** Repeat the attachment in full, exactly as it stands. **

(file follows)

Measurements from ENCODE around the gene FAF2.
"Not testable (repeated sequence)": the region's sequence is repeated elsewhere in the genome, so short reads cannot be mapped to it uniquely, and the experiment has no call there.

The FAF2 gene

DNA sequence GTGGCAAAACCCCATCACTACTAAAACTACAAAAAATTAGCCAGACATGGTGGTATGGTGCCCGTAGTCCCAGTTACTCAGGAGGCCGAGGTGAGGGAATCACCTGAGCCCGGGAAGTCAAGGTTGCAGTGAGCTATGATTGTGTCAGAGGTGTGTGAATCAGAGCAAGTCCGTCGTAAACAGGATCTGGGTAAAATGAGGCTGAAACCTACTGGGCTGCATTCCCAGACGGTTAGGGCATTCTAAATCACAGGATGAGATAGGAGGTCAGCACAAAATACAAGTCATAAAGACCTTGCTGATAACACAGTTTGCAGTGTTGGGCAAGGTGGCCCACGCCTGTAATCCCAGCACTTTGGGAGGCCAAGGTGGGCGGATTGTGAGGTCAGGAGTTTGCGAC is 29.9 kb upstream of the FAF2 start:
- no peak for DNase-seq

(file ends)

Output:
Measurements from ENCODE around the gene FAF2.
"Not testable (repeated sequence)": the region's sequence is repeated elsewhere in the genome, so short reads cannot be mapped to it uniquely, and the experiment has no call there.

The FAF2 gene

DNA sequence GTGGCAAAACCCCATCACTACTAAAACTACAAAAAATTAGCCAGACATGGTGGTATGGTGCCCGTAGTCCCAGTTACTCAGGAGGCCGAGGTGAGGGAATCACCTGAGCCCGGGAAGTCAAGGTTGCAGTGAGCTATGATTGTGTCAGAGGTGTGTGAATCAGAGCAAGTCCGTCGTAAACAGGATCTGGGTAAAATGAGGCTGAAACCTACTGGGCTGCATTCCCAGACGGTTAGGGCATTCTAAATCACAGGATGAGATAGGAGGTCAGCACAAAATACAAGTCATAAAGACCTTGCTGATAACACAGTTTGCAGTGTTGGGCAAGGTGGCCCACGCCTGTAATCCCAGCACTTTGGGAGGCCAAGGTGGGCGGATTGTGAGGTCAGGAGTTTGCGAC is 29.9 kb upstream of the FAF2 start:
- no peak for DNase-seq